Last update: Aug. 6, 2019
Poorly safe. Evaluate carefully.
Use safer alternative or interrupt breastfeeding 3 to 7 T ½ (elimination half-lives).
Read the Comment.
During breast cancer treatment, breastfeeding must be interrupted due to potentially serious side effects for the infant. Diagnostic procedures and treatment (antimetabolites, hormone inhibitors, radioisotopes) for proliferative breast diseases are contraindicated while breastfeeding, at the moment of administration and for a variable period of time after completion (Consult the file for each specific treatment).
Abrupt weaning can be psychologically traumatic for both the mother and the infant (Pistilli 2013). If the mother wishes, the production of milk can be maintained by regularly expressing milk from the breast, being able to return to breastfeeding in the periods in which no significant traces of the drug remain in the milk (Anderson 2016) or at the end of the treatment (Pistilli 2013).
Pharmacokinetics show that after 3 elimination half-lives (T½) 87.5% of the drug is eliminated from the body; after 4 T½ it is 94%, after 5 T½, 96.9%, after 6 T½, 98.4% and after 7 T½ it is 99%. From 7 T½ the plasmatic concentrations of drug in the body are negligible. In general, a period of at least five half-lives can be considered a safe waiting period before breastfeeding again (Anderson 2016).
When it is possible to do so, milk detections of each patient to determine the total elimination of the drug would be the best indicator to resume breastfeeding between two cycles of chemotherapy.
Chemotherapy does not affect milk production during or after treatment.
After cancer treatment, breastfeeding is possible (Johnson 2019).
Some chemotherapeutic agents with an antibiotic effect can alter the composition of the microbiota (bacterial set or bacterial flora) of the milk and the concentration of some of its components (Urbaniak 2014). This possibly occurs temporarily with subsequent recovery, although no harmful effects are assumed or have been reported in breastfed infants.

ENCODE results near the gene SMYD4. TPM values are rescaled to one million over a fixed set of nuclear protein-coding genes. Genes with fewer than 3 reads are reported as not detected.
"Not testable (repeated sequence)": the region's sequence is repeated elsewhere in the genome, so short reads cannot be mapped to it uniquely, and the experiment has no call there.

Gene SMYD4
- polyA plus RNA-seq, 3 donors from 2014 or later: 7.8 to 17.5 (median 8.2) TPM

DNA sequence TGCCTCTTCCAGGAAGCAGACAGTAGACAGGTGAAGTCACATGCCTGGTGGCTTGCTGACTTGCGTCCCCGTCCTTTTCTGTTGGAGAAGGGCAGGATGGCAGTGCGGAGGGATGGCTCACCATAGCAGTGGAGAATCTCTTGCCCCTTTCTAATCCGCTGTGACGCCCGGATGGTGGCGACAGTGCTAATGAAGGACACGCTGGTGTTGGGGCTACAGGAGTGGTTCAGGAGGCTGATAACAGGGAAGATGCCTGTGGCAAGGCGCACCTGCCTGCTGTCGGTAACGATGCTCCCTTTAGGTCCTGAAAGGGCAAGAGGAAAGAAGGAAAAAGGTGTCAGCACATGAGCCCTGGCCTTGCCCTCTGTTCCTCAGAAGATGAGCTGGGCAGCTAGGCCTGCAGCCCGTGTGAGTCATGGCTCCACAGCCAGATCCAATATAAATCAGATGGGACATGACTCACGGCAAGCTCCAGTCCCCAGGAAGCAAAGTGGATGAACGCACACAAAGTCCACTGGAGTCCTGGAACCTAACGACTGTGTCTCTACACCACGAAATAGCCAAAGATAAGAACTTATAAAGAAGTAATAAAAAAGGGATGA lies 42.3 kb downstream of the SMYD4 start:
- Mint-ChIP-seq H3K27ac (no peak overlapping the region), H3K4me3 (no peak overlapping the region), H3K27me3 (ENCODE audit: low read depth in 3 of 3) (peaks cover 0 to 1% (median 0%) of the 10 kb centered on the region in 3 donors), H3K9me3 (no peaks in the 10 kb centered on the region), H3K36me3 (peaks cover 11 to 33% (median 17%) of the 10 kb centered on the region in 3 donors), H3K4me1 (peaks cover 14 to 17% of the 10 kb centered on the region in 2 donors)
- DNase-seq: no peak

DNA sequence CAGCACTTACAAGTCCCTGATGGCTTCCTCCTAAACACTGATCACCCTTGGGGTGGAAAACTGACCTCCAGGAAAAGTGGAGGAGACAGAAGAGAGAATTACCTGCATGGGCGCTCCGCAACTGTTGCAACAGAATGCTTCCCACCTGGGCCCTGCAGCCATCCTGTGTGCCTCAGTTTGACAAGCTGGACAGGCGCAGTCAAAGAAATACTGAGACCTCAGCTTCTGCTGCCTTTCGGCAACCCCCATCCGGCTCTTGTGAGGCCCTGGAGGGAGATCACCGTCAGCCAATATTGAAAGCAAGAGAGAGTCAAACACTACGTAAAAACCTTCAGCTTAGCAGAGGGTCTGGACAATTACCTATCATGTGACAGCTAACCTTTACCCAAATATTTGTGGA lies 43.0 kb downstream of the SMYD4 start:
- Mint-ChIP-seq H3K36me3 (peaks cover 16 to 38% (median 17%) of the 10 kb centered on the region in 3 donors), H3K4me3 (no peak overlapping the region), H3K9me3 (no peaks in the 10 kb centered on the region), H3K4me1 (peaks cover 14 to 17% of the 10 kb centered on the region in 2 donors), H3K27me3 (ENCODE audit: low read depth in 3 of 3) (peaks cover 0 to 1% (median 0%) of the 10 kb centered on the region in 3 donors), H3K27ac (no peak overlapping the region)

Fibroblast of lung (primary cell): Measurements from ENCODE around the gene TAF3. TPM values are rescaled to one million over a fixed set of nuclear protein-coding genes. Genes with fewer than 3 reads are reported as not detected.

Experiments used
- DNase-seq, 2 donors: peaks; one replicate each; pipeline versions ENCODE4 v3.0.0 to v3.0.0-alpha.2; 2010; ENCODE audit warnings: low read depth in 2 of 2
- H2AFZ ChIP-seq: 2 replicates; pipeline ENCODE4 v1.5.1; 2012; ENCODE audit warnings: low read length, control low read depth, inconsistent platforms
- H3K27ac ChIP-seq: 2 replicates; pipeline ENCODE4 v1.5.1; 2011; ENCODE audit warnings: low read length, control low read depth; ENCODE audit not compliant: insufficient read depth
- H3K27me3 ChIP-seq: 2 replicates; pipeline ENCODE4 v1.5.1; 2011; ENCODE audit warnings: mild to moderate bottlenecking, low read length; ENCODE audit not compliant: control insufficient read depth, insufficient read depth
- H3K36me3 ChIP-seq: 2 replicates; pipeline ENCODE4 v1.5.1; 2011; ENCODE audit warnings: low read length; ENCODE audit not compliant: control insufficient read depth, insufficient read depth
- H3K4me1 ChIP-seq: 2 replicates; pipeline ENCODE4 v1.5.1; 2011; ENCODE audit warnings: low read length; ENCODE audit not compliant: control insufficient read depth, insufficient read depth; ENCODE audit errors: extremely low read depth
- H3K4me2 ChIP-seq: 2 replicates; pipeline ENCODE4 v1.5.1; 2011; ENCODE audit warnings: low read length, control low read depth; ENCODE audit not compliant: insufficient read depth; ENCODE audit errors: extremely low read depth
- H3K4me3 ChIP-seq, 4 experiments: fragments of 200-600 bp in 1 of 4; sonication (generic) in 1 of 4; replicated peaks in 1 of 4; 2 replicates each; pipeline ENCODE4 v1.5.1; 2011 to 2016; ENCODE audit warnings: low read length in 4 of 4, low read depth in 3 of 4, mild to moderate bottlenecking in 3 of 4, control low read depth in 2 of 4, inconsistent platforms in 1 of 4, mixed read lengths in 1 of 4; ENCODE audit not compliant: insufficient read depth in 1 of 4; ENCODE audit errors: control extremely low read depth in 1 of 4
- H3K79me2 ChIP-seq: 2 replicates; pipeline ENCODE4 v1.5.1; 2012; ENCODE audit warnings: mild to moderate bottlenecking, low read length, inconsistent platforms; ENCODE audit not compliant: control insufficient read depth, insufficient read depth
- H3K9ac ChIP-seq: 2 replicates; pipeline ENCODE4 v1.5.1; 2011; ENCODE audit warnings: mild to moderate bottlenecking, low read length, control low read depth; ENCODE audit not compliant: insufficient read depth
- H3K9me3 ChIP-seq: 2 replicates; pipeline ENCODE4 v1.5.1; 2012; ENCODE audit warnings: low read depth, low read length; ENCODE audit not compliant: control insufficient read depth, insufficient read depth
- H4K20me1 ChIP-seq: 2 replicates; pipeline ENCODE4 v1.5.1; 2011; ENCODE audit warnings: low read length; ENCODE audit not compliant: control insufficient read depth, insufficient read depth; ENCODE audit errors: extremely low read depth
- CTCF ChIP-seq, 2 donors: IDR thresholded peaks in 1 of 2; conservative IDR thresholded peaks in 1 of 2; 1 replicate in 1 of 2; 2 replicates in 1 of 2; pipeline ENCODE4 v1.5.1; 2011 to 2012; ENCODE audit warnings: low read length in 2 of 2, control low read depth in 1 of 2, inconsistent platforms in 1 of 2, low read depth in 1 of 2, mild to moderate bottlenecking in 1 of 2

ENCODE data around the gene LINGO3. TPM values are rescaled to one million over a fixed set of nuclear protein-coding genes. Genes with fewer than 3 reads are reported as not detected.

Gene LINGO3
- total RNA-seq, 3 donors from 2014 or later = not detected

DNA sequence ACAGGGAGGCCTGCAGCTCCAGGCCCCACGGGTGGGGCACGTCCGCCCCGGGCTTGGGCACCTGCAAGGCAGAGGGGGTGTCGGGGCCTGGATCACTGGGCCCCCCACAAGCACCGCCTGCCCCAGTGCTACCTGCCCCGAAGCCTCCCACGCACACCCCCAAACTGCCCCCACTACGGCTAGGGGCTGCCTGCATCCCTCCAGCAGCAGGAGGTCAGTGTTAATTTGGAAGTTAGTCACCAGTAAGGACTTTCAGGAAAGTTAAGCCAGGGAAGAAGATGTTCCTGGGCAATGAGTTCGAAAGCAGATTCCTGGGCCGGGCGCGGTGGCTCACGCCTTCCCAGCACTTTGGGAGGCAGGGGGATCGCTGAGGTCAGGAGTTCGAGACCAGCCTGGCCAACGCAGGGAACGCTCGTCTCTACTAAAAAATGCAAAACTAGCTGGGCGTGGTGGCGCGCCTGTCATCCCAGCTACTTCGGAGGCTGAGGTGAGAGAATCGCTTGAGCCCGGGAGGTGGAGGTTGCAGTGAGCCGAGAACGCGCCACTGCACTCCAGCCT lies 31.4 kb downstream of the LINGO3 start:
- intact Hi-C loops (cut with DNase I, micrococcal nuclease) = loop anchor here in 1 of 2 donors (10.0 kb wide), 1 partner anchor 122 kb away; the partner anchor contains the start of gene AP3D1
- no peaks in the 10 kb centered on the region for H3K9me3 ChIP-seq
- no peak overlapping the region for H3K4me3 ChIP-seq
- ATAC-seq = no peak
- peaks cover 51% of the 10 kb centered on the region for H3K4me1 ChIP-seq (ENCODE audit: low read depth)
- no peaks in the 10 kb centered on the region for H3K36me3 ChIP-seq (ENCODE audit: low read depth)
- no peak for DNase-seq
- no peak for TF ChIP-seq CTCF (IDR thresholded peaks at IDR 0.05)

Women undergoing chemotherapy during pregnancy have lower rates of breastfeeding due to difficulties in breastfeeding (Stopenski 2017), needing more support to achieve it.
Given the strong evidence that exists regarding the benefits of breastfeeding for the development of babies and the health of mothers, it is advisable to evaluate the risk-benefit of any maternal treatment, including chemotherapy, individually advising each mother who wishes to continue with breastfeeding (Koren 2013).
In BREAST CANCER, when there is no residual tumor, breastfeeding can be achieved, either on the healthy or treated breast (Cardoso 2012, Gorman2009), whenever the patient has undergone conservative treatment. However, whether surgery or radiation is used, the latter instance may lead to less milk production, but always remaining the possibility of successful breastfeeding with one breast only. About 50% of women whose breast was irradiated may produce milk on that breast but only one in four women may breastfeed on it. Mechanical or manual removal of milk and/or formula supplementation may be required.
Breast irradiation induces to less milk production, although nutritionally adequate, the infant may refuse it because of more sodium content than on the non-radiated breast.
After radical and total mastectomy, there is not possibility to breastfeed in the future because of lacking to conservation of breast tissue, nipple or both. Only after partial subcutaneous mastectomy with preservation of part of breast tissue, breastfeeding may be feasible.
Breastfeeding after breast cancer poses no danger to the mother nor the child, either if it is from the healthy breast or not (Cardoso 2012, de Bree 2010, Azim 2010 y 2009, Hickey 2009, Bercovich 2009). The mother will require appropriate information and assistance along with professional and family support. Breastfeeding is often more difficult when it must be done on one breast only, with a lot of emotional and physical stress together with frustration if exclusive breastfeeding is not achieved.
You can read the personal testimony of a mother in E.D.- LactApp 2017.
Prestigious Medical and Oncology Societies offer support to mothers who want to breastfeed after such an ordeal (Cardoso 2012, Camune 2007).
Nursing mothers diagnosed with breast cancer who wish to breastfeed during breastfeeding or once cured or in the next lactation period are a vulnerable population that requires clinical support from oncologic multidisciplinary teams and lactation experts (Johnson 2019).
Suggestions made at e-lactancia are done by APILAM´s pediatricians and pharmacists, and are based on updated scientific publications.
It is not intended to replace the relationship you have with your doctor but to compound it.
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